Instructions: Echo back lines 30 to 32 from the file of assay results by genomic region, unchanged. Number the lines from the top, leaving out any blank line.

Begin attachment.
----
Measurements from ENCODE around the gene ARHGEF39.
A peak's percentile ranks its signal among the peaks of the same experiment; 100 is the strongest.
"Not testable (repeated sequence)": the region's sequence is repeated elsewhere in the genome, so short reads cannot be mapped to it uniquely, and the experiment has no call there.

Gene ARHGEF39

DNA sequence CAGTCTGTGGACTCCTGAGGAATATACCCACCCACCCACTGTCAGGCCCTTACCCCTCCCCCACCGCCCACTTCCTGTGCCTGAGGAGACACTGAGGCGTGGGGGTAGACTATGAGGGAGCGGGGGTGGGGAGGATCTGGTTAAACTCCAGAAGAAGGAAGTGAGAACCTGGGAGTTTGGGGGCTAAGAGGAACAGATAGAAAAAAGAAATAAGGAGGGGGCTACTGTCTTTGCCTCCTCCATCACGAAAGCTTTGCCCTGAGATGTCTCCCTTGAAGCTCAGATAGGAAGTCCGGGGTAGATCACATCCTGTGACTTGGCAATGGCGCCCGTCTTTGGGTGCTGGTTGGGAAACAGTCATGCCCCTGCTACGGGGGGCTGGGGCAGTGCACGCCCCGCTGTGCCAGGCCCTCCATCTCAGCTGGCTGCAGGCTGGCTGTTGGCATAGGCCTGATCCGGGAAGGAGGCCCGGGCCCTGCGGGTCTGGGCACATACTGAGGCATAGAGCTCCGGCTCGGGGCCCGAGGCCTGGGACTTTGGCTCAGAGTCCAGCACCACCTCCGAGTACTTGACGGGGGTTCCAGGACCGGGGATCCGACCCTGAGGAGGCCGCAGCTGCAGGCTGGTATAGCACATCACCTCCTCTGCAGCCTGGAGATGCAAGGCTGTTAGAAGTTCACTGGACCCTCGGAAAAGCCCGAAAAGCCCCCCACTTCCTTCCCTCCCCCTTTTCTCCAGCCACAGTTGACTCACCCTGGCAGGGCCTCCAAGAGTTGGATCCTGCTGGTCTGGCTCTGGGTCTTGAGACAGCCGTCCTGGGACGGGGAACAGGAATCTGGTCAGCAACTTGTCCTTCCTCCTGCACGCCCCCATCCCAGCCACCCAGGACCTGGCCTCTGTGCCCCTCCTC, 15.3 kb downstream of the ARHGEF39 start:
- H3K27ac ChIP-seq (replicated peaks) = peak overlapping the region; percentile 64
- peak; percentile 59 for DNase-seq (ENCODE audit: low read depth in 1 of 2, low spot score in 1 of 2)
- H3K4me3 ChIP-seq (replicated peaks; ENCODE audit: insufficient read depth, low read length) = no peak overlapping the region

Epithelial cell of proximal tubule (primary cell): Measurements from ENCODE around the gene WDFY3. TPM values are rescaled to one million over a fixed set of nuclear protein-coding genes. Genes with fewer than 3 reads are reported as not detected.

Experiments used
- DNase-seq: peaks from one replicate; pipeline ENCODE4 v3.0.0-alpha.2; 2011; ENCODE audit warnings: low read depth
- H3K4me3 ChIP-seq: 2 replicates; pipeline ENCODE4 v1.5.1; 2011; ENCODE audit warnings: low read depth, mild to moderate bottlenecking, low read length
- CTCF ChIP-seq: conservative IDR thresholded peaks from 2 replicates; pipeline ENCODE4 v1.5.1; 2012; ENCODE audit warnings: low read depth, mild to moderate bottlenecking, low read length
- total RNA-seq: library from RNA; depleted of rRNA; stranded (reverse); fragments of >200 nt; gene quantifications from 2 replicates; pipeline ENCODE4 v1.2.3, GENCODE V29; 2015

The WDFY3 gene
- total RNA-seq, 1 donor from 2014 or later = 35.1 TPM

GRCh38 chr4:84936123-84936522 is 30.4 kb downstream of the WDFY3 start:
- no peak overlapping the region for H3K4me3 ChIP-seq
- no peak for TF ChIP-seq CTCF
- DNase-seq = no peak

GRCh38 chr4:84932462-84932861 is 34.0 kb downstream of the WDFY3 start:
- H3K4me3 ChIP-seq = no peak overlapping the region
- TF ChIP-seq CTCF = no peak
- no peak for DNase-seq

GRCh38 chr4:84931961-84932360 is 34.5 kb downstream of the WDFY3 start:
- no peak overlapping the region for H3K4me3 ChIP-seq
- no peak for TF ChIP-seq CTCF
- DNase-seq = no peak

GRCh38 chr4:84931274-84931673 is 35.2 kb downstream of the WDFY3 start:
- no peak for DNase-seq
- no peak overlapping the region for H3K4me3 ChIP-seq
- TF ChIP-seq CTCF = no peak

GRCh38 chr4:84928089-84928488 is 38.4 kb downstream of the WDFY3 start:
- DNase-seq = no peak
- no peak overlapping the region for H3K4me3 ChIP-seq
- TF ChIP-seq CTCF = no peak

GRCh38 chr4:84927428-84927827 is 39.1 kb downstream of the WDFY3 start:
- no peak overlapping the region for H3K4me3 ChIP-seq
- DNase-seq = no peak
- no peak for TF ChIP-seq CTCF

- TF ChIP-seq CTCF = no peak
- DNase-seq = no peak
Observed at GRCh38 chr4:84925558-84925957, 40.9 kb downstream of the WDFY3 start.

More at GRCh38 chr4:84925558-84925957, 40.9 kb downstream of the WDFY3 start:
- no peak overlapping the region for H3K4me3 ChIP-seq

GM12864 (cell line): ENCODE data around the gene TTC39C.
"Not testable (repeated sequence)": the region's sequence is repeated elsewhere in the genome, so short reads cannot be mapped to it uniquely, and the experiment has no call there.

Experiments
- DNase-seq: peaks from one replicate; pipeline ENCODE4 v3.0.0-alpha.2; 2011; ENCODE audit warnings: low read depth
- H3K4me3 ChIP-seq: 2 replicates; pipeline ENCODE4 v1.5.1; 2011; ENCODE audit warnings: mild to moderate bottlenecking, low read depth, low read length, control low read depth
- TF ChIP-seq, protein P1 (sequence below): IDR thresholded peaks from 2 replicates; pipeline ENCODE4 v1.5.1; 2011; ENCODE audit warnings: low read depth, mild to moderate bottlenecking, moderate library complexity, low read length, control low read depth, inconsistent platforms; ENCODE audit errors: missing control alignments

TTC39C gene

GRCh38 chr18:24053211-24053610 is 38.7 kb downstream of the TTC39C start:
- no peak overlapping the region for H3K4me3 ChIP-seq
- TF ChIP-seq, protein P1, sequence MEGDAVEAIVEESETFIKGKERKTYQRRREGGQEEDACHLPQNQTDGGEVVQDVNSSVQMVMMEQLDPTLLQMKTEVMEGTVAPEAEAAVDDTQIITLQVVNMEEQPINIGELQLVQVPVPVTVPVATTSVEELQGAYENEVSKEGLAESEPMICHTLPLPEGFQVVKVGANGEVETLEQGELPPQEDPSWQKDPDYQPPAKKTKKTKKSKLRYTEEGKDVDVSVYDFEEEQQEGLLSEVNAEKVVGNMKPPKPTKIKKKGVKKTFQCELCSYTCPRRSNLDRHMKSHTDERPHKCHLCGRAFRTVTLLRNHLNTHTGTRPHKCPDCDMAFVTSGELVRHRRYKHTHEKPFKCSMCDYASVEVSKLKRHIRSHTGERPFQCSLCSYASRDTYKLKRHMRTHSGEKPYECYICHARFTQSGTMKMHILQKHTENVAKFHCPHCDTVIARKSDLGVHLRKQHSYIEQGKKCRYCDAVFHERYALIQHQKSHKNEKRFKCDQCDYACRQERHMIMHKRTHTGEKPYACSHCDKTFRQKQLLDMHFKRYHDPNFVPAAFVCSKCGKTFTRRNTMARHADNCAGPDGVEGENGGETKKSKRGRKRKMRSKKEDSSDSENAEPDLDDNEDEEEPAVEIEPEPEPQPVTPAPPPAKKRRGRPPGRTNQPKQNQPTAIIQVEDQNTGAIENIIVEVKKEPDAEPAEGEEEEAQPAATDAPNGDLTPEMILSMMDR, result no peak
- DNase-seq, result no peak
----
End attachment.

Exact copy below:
- no peak for DNase-seq
- no peak overlapping the region for H3K4me3 ChIP-seq
- TF ChIP-seq CTCF = no peak